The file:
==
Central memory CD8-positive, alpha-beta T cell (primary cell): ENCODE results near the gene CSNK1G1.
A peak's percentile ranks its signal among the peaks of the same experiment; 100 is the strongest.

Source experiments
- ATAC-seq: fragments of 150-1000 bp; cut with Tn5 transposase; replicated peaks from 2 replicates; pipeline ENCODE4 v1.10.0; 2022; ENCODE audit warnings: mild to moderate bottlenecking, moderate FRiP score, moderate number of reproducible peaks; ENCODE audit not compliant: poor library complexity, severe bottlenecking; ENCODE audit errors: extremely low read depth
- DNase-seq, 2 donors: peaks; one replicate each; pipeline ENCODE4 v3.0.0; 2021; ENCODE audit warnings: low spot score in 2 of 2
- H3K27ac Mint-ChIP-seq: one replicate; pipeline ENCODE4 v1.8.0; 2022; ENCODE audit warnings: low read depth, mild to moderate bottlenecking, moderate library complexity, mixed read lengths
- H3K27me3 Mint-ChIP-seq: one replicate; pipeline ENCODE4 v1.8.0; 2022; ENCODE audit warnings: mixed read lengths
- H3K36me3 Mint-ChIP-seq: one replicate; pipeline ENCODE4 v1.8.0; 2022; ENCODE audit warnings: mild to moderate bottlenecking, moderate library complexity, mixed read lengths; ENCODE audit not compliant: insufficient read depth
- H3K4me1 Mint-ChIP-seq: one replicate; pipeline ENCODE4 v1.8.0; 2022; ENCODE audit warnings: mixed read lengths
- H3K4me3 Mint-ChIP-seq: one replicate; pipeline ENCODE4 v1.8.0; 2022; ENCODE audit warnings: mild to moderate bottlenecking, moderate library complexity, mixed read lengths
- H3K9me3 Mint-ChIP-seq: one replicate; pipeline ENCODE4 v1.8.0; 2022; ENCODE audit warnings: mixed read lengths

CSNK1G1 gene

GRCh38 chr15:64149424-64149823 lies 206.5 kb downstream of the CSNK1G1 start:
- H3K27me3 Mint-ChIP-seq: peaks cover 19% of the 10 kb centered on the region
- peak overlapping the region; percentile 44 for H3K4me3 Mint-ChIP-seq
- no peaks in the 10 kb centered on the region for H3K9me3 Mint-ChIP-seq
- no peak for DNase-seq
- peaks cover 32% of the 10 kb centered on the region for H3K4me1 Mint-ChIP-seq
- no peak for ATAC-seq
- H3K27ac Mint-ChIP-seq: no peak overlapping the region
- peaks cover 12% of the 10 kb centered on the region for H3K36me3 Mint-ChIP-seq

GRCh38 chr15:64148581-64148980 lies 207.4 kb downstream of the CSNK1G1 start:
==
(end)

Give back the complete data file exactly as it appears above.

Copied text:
Central memory CD8-positive, alpha-beta T cell (primary cell): ENCODE results near the gene CSNK1G1.
A peak's percentile ranks its signal among the peaks of the same experiment; 100 is the strongest.

Source experiments
- ATAC-seq: fragments of 150-1000 bp; cut with Tn5 transposase; replicated peaks from 2 replicates; pipeline ENCODE4 v1.10.0; 2022; ENCODE audit warnings: mild to moderate bottlenecking, moderate FRiP score, moderate number of reproducible peaks; ENCODE audit not compliant: poor library complexity, severe bottlenecking; ENCODE audit errors: extremely low read depth
- DNase-seq, 2 donors: peaks; one replicate each; pipeline ENCODE4 v3.0.0; 2021; ENCODE audit warnings: low spot score in 2 of 2
- H3K27ac Mint-ChIP-seq: one replicate; pipeline ENCODE4 v1.8.0; 2022; ENCODE audit warnings: low read depth, mild to moderate bottlenecking, moderate library complexity, mixed read lengths
- H3K27me3 Mint-ChIP-seq: one replicate; pipeline ENCODE4 v1.8.0; 2022; ENCODE audit warnings: mixed read lengths
- H3K36me3 Mint-ChIP-seq: one replicate; pipeline ENCODE4 v1.8.0; 2022; ENCODE audit warnings: mild to moderate bottlenecking, moderate library complexity, mixed read lengths; ENCODE audit not compliant: insufficient read depth
- H3K4me1 Mint-ChIP-seq: one replicate; pipeline ENCODE4 v1.8.0; 2022; ENCODE audit warnings: mixed read lengths
- H3K4me3 Mint-ChIP-seq: one replicate; pipeline ENCODE4 v1.8.0; 2022; ENCODE audit warnings: mild to moderate bottlenecking, moderate library complexity, mixed read lengths
- H3K9me3 Mint-ChIP-seq: one replicate; pipeline ENCODE4 v1.8.0; 2022; ENCODE audit warnings: mixed read lengths

CSNK1G1 gene

GRCh38 chr15:64149424-64149823 lies 206.5 kb downstream of the CSNK1G1 start:
- H3K27me3 Mint-ChIP-seq: peaks cover 19% of the 10 kb centered on the region
- peak overlapping the region; percentile 44 for H3K4me3 Mint-ChIP-seq
- no peaks in the 10 kb centered on the region for H3K9me3 Mint-ChIP-seq
- no peak for DNase-seq
- peaks cover 32% of the 10 kb centered on the region for H3K4me1 Mint-ChIP-seq
- no peak for ATAC-seq
- H3K27ac Mint-ChIP-seq: no peak overlapping the region
- peaks cover 12% of the 10 kb centered on the region for H3K36me3 Mint-ChIP-seq

GRCh38 chr15:64148581-64148980 lies 207.4 kb downstream of the CSNK1G1 start: